At the same time, I do like having a flexible collection. Party games have a place for me. We do entertain, and by far playing something more approachable for people like Incan Gold and Apples to Apples are popular titles for me. I’ve got a core group of players that can handle a bit ‘heavier’ games, but having party games accessible is a good option. So when considering the breakdown of your game library, be frank with yourself about what your friends like to play. Dabbling a bit in different types is fine, but put some thought into new purchases. If the bulk of your players enjoy lighter games, would something like Power Grid really get enough play at your table?
Space – Honestly I think folks tend to forget about this. For me, apartment living means I need to consider the amount of space a stack of games takes up. Even if you’ve got the space it’s easy to quickly have that single shelf mushroom into an entire wall. Having a huge bulky box can give me pause at times. Conversely, it has also encouraged me to pick up some other games. Saboteur and the Resistance have some limits on how many players I can realistically get at my table. However the boxes for the games are tiny and compact. If they were full size boxes like something for Settlers of Catan, I would likely rethink picking them up. But the small boxes meant less space, and something I’d be more inclined to have, even if it isn’t something I’d get to the table frequently.
Time – I would love to get some marathon games in once in a while. However I’ve come to realize that it’s simply not the type of games my friends like to play. Something upwards of 2 hours is likely tops that I could realistically play. So I tend to gravitate to ones that can be played in 45 minutes to that occasional hour and a half game. Honestly I don’t even think I could sit down for something like that any more. I could possibly stretch a longer game out over a few nights if I really wanted too, but then I’d run into the problem of having the table space to keep it up over a few days. Look critically at what the time you can expect to set aside for games. Consider too, would your friends be happier playing 2 different games for an evening (or giving a game another go) compared to a lengthy session with just one game?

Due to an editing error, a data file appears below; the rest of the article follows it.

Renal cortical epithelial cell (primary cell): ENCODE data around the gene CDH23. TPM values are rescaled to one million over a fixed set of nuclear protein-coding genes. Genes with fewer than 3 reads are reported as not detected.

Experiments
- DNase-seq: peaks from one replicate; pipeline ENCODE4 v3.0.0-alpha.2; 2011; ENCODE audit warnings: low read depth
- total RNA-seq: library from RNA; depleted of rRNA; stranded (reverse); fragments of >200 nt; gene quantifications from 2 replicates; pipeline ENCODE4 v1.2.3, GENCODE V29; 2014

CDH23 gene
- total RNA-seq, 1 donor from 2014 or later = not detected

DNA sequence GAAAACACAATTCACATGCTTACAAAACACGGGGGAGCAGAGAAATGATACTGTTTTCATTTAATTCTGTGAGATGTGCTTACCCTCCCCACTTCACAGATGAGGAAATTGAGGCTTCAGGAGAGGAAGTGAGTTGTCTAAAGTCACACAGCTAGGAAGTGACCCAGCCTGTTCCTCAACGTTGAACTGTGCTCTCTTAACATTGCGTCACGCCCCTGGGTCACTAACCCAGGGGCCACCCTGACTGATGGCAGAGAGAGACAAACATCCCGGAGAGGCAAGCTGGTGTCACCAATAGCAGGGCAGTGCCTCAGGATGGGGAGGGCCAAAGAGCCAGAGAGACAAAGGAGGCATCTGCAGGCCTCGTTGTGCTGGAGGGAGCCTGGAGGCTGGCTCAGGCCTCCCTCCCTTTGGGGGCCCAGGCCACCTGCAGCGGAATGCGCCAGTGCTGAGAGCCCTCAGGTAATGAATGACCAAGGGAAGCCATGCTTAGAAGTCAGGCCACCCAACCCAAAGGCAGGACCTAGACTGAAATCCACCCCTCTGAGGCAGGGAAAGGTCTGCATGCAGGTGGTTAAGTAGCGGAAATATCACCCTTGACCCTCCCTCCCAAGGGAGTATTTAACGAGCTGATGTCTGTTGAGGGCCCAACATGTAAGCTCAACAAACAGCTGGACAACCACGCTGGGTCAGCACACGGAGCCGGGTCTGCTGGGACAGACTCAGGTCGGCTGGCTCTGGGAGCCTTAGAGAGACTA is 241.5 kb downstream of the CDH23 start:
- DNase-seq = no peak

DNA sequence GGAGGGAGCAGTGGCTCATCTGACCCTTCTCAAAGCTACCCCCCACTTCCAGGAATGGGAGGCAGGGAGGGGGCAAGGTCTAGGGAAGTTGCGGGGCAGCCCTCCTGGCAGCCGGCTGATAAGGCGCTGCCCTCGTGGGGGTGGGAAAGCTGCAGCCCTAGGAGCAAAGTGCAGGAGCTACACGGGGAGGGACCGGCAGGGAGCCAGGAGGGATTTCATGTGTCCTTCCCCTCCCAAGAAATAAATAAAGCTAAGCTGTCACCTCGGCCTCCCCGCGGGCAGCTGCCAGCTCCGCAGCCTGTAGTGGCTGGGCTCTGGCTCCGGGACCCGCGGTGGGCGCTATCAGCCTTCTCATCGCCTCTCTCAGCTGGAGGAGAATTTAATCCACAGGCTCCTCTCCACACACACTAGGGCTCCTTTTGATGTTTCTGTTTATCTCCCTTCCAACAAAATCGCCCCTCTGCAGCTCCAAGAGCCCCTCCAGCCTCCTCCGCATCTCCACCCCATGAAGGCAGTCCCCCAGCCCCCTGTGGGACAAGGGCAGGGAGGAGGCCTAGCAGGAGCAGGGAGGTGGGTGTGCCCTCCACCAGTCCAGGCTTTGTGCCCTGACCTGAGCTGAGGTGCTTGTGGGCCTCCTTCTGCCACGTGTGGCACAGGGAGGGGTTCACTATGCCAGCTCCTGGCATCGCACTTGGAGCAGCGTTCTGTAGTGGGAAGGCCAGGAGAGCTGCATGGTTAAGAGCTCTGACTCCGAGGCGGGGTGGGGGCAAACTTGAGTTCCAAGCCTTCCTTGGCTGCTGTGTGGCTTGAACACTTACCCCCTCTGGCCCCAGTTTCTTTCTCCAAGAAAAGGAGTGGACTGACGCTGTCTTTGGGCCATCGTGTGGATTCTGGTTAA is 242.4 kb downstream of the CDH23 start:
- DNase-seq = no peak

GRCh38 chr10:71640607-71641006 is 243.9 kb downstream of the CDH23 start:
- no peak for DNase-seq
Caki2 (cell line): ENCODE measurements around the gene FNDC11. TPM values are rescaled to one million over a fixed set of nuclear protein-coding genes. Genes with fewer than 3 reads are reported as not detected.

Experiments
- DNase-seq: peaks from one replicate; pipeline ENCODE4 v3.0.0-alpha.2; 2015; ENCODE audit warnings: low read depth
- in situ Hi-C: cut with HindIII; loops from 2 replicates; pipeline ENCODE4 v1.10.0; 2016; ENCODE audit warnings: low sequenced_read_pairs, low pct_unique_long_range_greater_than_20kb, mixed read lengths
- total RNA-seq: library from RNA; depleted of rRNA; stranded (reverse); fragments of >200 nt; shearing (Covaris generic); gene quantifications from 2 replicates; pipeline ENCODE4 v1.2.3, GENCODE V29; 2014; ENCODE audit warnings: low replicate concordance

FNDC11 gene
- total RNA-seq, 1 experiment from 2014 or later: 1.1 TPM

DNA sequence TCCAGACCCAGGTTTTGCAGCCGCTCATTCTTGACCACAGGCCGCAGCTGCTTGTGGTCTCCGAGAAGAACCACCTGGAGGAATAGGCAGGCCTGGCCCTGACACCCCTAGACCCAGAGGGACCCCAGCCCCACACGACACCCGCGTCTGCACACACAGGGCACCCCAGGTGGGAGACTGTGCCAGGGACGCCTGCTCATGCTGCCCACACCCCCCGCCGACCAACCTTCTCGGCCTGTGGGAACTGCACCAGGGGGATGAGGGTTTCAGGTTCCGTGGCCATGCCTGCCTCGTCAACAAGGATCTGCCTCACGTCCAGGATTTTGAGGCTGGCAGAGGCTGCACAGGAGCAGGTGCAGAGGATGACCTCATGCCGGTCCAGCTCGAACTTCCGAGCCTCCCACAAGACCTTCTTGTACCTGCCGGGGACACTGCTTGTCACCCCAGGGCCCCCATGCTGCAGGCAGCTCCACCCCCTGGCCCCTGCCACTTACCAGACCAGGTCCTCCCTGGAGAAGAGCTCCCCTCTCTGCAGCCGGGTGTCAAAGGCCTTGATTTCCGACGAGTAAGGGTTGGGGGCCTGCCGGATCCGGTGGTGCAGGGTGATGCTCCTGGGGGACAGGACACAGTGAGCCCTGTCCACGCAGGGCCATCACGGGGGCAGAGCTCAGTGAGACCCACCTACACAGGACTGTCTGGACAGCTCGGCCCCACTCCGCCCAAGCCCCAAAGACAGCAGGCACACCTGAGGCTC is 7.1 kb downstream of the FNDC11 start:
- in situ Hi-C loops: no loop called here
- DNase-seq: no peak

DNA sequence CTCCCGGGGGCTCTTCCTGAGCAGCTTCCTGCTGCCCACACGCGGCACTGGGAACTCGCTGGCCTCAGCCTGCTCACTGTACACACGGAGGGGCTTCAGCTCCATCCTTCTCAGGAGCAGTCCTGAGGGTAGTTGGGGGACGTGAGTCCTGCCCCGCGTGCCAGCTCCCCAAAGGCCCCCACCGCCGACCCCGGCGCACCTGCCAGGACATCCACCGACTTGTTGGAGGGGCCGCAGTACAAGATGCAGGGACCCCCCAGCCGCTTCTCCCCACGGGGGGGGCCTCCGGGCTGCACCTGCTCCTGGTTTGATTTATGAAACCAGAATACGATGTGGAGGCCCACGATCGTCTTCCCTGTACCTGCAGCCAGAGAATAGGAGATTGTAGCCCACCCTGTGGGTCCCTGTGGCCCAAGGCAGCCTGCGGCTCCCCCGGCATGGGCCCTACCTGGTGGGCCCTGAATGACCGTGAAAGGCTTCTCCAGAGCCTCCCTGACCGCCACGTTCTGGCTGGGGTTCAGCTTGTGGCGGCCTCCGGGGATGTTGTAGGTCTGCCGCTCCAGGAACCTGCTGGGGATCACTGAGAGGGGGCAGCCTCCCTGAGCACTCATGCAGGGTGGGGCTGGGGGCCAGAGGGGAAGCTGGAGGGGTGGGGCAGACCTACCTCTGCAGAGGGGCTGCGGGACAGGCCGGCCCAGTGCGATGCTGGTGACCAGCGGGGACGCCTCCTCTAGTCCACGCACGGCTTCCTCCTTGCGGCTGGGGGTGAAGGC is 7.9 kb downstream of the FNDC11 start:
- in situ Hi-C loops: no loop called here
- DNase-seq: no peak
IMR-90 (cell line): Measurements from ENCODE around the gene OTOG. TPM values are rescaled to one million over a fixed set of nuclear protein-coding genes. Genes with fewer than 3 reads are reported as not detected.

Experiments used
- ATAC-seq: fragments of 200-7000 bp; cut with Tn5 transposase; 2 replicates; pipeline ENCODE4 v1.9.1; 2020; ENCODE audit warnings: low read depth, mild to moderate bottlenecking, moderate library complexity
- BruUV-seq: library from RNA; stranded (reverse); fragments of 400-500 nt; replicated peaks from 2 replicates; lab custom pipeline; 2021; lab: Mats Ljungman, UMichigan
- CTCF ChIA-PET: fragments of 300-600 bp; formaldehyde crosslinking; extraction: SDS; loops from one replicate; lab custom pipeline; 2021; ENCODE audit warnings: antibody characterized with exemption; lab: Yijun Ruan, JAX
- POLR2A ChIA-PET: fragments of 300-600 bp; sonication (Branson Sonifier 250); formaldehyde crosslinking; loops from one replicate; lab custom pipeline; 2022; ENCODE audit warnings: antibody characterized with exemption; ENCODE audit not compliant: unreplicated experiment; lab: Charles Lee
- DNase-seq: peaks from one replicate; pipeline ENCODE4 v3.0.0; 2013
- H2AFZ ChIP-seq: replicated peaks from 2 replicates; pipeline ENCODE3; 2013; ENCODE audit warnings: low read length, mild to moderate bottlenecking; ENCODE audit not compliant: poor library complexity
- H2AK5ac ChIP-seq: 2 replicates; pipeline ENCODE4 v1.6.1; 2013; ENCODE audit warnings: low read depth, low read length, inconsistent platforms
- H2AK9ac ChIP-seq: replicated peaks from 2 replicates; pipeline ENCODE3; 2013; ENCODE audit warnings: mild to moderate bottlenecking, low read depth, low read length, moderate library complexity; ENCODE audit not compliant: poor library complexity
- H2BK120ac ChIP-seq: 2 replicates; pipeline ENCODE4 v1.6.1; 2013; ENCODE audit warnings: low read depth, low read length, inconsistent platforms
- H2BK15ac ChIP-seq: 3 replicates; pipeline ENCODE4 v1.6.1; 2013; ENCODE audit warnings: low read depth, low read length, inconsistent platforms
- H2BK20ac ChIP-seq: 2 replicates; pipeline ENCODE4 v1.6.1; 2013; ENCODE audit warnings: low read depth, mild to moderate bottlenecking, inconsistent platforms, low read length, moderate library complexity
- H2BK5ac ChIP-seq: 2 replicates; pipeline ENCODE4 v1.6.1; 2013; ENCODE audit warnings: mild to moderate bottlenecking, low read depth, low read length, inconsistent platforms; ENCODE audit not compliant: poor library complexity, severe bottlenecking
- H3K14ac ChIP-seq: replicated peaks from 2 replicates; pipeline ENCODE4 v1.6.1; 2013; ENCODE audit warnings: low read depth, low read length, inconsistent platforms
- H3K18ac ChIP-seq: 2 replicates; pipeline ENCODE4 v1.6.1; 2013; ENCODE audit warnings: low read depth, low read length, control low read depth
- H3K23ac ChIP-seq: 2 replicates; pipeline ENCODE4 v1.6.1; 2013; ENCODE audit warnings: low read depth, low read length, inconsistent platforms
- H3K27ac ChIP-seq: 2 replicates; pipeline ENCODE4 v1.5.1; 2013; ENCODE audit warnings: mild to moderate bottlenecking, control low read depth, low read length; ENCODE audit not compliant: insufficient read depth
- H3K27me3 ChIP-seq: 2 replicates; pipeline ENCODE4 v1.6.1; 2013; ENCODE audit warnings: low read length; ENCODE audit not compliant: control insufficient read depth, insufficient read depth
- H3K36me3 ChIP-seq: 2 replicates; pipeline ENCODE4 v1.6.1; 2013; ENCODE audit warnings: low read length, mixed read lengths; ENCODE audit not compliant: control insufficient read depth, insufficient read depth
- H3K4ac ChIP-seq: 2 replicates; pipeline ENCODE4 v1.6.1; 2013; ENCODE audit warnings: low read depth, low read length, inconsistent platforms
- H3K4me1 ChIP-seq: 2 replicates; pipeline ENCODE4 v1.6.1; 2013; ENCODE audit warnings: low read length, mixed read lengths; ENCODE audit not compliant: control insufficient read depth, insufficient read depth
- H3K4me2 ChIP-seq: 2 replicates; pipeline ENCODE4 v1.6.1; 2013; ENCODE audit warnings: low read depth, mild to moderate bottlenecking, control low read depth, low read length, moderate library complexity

Price Tag – Something I think we all dread to talk about and admit truthfully. Gaming is our hobby and we likely are far willing to spend a bit more cash on games than we care to admit. Yet, it’s something that you should consider. There are a ton of new releases that come out every year. Continually buying that newly released $60+ game can build up over the years. Are you really going to have the time and opportunity to play that game on a regular basis?
At the same time, this also can be a deciding point to pick up games that might be redundant in your collection. I was thrown off slightly with buying the Resistance. It needs a lot of players. But it was a great party game, a small box size, and pretty darn cheap. The same could also be said for Eaten by Zombies. I have a few deck building games already, however the theme, compact box, and very reasonable price made me more inclined to pick it up.
The Jone’s theory is a great judging system for deciding how to keep your game collection manageable. Still, there are a few other characteristics I use to see if a game is worth becoming part of my collection. It does keep me from picking up a lot of great games. I would love to get Twilight Imperium 3rd edition. I love the theme, components, and think a deep strategy game would be tons of fun to play. However once I consider the time needed to play, the audience of players I’d need around the table that would actually enjoy it, the need for at least 3 players, not to mention the bulky box, I’d have to reconsider picking it up (especially given its price tag). Yeah that is something I could keep for years in my collection, but how frequently would I play it? Maybe it would be better to leave that slot open for a game or two that I’d get to the table more.